High Streets Initiative · 7 August 2017

Online beauty and apparel retailers see greatest rise in overseas smartphone searches

The Google EU ruling has been criticised by the search engine as favouring large companies over independents
Online shoppers in Estonia were the greatest contributor to increased smartphone searches to UK retailers

British retailers are benefitting from a significant increase in smartphone searches from overseas, as new Google data confirms that mobile devices are fast becoming the dominant source of online retail browsing.

­Using figures from Google’s online retail monitor, the British Retail Consortium (BRC) found the volume of smart phone searches leading to online UK stores increased by 26 per cent in the second quarter of 2017 compared to the previous year.

Commenting on the findings, Helen Dickinson, BRC chief executive, said that while growth in total online retail searches remained unchanged from 2016, the proportion from mobile devices meant smartphones had now become the “main contributor”.

A substantial rise in smartphone searches from overseas was noted as shifting the balance.

Online beauty retailers saw the biggest climb in mobile searches from international customers, reporting growth of 42 per cent between the second quarter of 2017 and the year previously.

Dickinson added: “At home, the top trending searches by UK consumers were prompted by seasonal events and occasions. Beauty brands in particular continue to attract interest from overseas as well as UK consumers, which put the category firmly at the top of the growth rankings.”

Meanwhile, apparel also remained a popular sector for overseas consumers using smart phones. British clothing retailers saw a 38 per cent rise in the same period.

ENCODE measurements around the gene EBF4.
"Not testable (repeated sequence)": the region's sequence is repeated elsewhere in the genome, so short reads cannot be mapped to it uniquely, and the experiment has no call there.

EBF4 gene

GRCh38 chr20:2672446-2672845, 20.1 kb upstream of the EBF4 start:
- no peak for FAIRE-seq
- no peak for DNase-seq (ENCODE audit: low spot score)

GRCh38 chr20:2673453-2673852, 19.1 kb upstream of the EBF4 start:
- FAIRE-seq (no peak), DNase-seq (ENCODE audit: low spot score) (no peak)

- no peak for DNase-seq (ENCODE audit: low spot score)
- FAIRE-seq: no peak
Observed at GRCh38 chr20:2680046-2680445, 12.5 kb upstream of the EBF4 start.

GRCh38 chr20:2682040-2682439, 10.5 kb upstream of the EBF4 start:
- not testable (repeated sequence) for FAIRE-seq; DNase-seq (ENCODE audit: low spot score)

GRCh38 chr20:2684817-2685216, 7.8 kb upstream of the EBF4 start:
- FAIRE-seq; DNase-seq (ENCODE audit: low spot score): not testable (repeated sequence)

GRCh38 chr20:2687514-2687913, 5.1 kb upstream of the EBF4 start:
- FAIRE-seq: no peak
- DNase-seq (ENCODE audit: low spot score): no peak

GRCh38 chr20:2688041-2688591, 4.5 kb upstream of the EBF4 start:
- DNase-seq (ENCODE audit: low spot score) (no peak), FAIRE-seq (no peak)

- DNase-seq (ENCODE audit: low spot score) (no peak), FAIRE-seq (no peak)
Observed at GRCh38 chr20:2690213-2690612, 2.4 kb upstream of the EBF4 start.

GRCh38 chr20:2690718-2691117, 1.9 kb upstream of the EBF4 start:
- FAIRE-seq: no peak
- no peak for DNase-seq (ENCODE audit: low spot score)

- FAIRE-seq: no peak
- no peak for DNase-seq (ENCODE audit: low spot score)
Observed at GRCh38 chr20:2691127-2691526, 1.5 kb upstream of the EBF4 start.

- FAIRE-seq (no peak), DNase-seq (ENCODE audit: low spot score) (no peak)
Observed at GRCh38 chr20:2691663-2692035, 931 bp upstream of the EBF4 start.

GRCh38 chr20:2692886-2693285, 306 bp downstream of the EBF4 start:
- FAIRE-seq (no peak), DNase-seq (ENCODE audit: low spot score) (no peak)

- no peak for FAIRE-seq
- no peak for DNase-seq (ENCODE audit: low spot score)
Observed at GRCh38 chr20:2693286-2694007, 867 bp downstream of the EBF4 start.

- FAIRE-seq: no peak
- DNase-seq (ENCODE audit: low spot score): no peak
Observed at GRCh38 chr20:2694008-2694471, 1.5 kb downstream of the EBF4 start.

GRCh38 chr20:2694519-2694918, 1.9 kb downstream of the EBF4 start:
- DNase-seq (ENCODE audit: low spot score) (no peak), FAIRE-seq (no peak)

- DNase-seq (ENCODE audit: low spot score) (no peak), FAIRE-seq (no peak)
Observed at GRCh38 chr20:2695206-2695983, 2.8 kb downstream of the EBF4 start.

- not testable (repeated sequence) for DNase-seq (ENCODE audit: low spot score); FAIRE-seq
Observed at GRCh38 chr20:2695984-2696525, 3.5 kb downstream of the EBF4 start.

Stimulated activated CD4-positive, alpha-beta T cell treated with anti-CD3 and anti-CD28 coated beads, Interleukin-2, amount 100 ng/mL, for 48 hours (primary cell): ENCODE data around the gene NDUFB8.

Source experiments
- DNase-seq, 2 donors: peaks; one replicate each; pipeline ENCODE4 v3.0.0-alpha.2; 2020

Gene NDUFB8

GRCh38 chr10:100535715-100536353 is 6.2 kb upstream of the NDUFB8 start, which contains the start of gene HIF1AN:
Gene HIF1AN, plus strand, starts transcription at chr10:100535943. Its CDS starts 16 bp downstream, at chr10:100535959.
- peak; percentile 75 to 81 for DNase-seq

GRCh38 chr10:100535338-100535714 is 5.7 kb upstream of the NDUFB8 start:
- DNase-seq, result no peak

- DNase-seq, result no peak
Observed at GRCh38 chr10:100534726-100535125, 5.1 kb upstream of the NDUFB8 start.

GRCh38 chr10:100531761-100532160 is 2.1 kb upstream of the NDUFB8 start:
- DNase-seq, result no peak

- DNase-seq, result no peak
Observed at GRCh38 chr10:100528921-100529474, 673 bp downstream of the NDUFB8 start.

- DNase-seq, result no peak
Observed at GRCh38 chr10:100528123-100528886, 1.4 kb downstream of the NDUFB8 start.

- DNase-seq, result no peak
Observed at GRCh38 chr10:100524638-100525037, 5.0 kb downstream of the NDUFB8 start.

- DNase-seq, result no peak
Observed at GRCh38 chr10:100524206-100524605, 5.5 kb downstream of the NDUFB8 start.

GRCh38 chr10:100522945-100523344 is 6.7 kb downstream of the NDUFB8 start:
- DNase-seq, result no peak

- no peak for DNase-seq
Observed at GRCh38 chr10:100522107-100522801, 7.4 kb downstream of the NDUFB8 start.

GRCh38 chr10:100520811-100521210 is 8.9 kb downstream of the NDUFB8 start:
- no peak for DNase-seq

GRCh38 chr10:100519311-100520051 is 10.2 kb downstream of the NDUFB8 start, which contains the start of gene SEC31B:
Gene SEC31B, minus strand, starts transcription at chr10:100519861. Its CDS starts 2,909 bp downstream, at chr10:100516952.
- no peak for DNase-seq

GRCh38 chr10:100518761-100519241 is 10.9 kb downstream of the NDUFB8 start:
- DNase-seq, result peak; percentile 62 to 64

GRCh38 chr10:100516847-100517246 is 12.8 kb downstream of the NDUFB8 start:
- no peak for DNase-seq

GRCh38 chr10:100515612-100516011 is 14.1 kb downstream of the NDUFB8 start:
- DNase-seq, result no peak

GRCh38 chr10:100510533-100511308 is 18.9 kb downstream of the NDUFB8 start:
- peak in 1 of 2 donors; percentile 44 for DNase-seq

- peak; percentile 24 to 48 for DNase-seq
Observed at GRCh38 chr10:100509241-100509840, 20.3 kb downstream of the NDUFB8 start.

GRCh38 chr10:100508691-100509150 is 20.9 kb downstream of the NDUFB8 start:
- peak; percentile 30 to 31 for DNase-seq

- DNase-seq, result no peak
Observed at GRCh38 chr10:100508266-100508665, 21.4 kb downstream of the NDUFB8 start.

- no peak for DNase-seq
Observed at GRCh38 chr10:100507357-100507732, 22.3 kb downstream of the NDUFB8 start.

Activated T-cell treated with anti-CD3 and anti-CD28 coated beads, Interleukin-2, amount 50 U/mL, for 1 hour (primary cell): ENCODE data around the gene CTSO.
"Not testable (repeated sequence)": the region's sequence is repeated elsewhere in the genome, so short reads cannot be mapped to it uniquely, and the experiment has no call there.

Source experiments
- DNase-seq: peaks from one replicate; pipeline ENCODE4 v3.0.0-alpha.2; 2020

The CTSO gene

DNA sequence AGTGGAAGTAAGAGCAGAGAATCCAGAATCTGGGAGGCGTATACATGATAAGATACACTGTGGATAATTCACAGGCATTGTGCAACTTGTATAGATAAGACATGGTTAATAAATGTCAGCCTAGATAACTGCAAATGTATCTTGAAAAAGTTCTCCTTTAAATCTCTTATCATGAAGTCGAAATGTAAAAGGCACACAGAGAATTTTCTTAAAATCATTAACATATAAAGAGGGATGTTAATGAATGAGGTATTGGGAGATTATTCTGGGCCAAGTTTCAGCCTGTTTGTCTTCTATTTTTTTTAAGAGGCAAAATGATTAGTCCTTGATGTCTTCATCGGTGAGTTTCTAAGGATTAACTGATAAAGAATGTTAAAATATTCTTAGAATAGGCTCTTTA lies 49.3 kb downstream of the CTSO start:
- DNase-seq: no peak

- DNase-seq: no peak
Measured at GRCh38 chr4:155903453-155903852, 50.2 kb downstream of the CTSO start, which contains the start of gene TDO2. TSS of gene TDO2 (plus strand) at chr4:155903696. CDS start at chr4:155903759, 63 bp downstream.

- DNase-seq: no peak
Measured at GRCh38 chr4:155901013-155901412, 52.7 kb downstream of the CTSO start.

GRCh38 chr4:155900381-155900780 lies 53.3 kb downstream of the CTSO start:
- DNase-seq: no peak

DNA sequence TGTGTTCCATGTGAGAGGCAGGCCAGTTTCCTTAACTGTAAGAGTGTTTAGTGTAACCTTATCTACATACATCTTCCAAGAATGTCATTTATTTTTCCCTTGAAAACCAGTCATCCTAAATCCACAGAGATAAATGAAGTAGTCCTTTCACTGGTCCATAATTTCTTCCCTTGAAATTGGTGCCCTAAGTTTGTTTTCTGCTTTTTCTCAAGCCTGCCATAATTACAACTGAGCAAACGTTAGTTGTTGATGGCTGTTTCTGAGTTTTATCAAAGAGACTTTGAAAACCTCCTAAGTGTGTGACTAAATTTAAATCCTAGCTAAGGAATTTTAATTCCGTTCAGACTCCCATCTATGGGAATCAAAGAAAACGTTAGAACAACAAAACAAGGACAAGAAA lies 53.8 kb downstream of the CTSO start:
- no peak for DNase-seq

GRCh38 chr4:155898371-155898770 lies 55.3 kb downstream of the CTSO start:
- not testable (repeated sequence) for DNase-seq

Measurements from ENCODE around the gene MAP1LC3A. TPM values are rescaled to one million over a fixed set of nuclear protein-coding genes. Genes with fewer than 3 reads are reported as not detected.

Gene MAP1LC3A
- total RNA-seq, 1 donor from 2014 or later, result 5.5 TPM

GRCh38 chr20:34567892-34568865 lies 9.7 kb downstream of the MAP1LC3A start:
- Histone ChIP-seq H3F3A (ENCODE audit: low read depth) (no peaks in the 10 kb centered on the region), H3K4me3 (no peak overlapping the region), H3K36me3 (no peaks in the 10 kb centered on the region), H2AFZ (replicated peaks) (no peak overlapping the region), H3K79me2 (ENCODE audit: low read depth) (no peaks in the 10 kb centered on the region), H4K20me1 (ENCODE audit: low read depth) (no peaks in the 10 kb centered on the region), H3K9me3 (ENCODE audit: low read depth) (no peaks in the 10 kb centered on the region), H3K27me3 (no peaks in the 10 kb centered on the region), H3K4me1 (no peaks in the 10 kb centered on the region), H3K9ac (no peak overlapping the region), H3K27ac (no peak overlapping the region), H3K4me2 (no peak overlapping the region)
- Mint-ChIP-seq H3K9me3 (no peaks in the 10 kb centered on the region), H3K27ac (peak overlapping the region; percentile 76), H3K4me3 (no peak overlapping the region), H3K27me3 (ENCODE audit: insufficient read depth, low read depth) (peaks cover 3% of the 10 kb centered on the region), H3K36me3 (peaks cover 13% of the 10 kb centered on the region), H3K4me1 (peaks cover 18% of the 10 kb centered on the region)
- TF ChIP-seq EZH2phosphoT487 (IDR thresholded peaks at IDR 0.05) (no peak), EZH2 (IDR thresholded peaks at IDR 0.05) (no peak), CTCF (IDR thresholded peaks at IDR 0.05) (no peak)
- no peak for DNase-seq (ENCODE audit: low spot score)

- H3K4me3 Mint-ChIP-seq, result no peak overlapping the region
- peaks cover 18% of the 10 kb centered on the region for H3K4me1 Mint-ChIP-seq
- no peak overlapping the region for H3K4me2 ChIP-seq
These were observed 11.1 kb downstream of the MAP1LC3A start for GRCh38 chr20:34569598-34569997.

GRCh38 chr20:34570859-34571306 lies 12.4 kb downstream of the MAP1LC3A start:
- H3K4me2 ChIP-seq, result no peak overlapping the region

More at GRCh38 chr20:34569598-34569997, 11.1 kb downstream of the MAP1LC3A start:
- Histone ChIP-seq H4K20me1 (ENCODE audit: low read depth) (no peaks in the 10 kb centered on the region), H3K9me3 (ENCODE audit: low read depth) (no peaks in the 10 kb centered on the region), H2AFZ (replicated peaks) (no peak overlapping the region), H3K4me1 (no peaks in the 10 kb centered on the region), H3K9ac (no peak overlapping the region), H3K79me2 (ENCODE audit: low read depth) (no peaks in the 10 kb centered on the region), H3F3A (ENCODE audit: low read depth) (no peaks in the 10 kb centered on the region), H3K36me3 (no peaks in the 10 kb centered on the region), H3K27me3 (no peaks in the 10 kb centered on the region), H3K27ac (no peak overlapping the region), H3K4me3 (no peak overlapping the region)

In terms of where renewed enthusiasm for UK retail was coming from, online shoppers in Estonia showed the heaviest appetite, with smartphone searches leading to British retailers growing by 77 per cent.

“One in five pounds are now consistently spent online for non-food purchases at home, while the growth in mobile browsing from the EU demonstrates a stable appetite for UK brands from overseas consumers.

“Satisfying this interest from abroad through retailers’ digital offer, is crucial to go some way to offsetting the more discretionary spending habits of hard-pressed UK consumers,” Dickinson noted.

Martijn Bertisen, retail director at Google, agreed that interest in UK brands from the EU and beyond continued to benefit small business owners.

Bertisen added: “As consumer shopping journeys increasingly involve multiple touch-points across digital and non-digital channels, we have seen UK retailers respond by protecting always-on presence across digital channels, and seriously invest in omni-channel measurement.”

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This article is part of a wider campaign called the High Streets Initiative, a new section of Business Advice championing independent and small retailers by identifying the issues that put Britain’s high streets under pressure. Visit our High Streets Initiative section to find out more.

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ABOUT THE EXPERT

Simon Caldwell is a reporter for Business Advice. He has a BA in politics and communications from the University of Liverpool, and previously worked as a content editor in the ecommerce industry.

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